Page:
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Part of the crew and passengers on a shuttle are suddenly marooned on Dantaralon, a planet where most of the wildlife is poisonous. They were offered an exotic vacation but they are abandoned on a world with multiple life-threatening dangers.
This is the second book by Veronica Scott I read, and in this case I felt that the science fiction setting was more of an excuse than anything else. In fact, the whole story could have been about a ship abandoned on a deserted island and attacked by pirates. There was adventure, there was romance, but I missed the science fiction that I was looking for.
The story started slow and took a lot to build up, just to suddenly end. The book is just under five hours, and I felt that it missed a one or two hours to have a polished end. Not that I wanted the book to be longer, but somehow it felt unbalanced.
The main characters are flight attendant Meg and former Special Forces soldier Red. The secondary characters were flat, and I even missed some development on Meg and Red. We get a bit of their background but just as side notes to the story. The dialogs felt artificial, like the love story in this book. It could be just me, but sudden romances and forever love promises born out of a dare situation are just not realistic, just like the love and sex scenes described in this book. I will not get into details, but believe me, in real life it never happens like this.
Something that makes me cringe is all the damsel in distress thing going on in these books. True that Meg is quite auto-sufficient, but her values are presented in contrast with the ones of the other main female character, presented as the typical damsel in distress, always making mistakes and being generally weak. Red will try to save the women in this book, especially this character that needs to be protected at all costs because she is quite useless. I would have not expected this from a female writer on this century. Meg is very capable, but again, I do not like the idea of using a weak female character to make others shine.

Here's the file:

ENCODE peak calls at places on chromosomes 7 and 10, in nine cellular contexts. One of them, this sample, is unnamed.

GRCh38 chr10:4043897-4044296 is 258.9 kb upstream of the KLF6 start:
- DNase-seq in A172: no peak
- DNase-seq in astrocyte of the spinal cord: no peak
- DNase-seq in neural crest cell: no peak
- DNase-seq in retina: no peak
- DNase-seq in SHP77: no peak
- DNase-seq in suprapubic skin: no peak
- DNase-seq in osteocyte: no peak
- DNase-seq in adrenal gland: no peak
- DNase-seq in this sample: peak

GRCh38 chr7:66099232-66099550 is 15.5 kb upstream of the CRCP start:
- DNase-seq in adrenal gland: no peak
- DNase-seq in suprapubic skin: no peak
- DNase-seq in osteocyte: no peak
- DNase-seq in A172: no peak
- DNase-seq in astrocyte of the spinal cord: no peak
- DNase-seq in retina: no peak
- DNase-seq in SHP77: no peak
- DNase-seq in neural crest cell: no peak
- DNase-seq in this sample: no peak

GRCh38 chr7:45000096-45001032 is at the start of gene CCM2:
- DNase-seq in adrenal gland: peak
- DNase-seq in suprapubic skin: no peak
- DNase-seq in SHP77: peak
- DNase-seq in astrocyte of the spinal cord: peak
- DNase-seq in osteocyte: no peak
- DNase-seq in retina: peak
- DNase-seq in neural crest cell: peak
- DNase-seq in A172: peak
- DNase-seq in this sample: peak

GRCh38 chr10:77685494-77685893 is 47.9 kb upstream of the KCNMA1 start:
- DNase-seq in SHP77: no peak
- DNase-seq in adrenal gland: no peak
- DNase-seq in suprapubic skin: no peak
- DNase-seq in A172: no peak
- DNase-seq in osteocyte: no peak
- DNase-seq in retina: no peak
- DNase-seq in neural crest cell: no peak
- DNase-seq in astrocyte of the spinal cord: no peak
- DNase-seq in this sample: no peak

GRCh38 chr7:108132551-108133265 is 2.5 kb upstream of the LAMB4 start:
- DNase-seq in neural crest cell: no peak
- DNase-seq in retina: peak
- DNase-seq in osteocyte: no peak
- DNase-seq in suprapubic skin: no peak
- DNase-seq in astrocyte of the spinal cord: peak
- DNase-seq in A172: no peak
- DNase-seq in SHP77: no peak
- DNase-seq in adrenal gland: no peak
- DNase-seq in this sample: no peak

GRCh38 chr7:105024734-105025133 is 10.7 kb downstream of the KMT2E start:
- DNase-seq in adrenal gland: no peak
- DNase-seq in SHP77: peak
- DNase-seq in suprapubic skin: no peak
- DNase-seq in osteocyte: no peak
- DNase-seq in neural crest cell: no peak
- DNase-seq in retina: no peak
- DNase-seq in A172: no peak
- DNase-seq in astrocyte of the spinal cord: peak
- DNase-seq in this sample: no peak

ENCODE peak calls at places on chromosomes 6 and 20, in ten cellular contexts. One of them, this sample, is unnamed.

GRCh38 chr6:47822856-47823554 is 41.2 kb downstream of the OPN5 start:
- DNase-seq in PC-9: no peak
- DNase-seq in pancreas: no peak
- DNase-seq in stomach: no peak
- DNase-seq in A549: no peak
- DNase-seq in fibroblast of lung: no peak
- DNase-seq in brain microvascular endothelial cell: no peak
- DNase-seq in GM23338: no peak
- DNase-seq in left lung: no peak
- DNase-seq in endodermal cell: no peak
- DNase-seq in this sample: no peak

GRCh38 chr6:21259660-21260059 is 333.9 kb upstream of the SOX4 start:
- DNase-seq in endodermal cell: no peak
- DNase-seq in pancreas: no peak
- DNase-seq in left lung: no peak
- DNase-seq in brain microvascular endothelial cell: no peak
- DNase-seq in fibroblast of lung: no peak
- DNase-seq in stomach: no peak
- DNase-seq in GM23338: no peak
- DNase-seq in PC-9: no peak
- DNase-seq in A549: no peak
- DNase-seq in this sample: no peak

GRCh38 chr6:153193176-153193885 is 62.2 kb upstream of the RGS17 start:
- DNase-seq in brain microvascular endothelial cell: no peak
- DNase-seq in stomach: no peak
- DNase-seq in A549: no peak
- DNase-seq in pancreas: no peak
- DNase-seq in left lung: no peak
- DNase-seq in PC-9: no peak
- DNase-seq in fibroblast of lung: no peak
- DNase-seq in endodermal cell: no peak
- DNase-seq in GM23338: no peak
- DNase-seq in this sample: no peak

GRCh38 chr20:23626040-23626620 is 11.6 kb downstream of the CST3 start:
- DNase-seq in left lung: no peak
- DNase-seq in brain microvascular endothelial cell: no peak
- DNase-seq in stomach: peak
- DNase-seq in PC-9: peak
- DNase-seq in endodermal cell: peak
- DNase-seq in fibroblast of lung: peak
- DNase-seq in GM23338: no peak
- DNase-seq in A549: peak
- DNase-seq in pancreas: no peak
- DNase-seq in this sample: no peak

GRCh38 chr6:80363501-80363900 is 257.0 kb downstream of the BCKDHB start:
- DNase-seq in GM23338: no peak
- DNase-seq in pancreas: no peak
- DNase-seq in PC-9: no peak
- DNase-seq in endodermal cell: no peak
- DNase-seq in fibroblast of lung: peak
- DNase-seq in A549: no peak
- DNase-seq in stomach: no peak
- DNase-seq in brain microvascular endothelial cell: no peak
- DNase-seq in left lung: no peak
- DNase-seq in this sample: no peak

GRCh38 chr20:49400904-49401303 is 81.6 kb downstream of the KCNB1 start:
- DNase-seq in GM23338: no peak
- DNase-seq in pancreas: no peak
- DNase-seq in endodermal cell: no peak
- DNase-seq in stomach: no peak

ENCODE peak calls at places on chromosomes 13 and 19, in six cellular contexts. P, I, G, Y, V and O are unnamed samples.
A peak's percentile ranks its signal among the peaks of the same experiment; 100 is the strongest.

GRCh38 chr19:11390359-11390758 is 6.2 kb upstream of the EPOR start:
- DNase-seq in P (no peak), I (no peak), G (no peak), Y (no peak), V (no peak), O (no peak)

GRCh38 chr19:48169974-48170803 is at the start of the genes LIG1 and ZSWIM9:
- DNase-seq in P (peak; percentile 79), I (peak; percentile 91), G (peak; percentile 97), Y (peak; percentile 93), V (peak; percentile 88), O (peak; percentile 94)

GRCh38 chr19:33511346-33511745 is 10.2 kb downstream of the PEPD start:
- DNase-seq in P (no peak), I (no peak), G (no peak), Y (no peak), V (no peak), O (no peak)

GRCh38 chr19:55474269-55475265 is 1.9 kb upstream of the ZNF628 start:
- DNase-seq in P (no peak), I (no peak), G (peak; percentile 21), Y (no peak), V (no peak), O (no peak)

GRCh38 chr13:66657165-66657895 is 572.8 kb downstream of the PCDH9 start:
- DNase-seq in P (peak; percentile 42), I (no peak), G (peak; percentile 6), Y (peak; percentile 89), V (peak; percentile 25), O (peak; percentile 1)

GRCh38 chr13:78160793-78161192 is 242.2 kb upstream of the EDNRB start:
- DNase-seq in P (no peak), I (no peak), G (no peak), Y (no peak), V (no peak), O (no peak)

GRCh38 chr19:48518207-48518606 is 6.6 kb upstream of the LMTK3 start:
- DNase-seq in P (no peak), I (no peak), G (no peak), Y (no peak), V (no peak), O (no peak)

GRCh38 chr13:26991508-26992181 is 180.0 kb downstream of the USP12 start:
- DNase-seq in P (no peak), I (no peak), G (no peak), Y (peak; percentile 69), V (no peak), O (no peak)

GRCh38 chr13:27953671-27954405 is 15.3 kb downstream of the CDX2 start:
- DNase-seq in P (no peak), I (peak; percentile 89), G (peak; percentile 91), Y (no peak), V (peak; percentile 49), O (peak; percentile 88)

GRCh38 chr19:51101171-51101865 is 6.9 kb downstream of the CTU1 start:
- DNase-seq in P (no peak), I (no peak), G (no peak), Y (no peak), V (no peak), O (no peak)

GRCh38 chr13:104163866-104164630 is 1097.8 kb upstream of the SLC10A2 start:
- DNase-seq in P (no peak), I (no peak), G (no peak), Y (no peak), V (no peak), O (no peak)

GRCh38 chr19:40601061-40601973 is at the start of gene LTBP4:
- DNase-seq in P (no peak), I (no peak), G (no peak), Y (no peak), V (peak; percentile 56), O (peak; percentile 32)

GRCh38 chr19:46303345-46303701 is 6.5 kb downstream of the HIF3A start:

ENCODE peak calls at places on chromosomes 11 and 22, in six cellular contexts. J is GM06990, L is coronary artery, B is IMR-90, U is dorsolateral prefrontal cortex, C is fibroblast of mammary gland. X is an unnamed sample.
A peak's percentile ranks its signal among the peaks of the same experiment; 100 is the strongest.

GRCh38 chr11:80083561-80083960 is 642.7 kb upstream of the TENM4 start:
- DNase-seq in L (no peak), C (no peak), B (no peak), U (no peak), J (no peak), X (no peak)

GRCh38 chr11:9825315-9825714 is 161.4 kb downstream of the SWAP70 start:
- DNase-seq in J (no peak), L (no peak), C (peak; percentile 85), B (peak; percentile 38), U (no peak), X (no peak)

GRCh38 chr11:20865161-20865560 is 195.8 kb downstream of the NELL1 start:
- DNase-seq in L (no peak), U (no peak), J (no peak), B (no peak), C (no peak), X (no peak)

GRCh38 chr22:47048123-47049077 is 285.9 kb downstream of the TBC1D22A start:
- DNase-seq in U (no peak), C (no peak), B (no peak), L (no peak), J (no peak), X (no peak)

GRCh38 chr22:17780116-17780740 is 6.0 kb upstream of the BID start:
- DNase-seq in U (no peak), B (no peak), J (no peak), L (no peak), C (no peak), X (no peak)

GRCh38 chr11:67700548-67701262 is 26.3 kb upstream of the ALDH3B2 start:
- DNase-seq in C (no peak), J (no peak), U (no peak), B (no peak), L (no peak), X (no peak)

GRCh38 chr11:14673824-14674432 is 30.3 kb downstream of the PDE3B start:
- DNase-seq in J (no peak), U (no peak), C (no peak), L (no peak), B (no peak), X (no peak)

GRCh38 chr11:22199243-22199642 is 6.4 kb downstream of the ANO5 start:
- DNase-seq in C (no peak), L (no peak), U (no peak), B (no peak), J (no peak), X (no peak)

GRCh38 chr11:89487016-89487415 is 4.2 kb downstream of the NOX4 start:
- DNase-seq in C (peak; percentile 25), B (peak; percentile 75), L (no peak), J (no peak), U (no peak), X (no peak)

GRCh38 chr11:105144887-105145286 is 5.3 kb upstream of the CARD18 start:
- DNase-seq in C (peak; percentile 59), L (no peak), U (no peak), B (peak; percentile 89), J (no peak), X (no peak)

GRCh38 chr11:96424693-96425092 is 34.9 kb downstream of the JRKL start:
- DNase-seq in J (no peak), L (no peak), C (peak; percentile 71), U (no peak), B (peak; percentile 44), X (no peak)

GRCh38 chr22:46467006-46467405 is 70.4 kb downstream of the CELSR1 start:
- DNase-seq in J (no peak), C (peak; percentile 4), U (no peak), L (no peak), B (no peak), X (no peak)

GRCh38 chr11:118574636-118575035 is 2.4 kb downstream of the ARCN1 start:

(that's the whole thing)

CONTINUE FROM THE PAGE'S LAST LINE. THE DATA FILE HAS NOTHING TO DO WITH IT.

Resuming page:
Michel Riffle did a decent job narrating the story, but it took me by surprise that Meg was interpreted by a Mary Fegreus. It could have been okay, but it was just confusing that this was done with just one of the female characters. True that the other women did not have many lines, but this just felt a bit weird. Also, this female narrator interpretation was quite flat, and her speed higher than Riffle, which sounded artificial.
It was an entertaining read that will delight romance lovers. If you are a science fiction reader, this book may not be enough for you.
Audiobook was provided for review by the author.
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11 of 13 people found this review helpful
If you could sum up Star Cruise: Marooned in three words, what would they be?
Author Knows Passengers!
What was one of the most memorable moments of Star Cruise: Marooned?
Passenger threatening to sue to the cruise line. I wanted to laugh out loud, so hard, I think I've been on a cruise with that passenger.
Which character – as performed by Michael Riffle – was your favorite?
I can't pick one character to call my favorite, Meg and Red had such great interactions, and kept their cool in every situation, if I were ever on a cruise like that, I'd want them to be my crew.
Did you have an extreme reaction to this book? Did it make you laugh or cry?
I laughed, I fretted for our characters... and I thought a few got exactly what was coming to them, can you say Karma?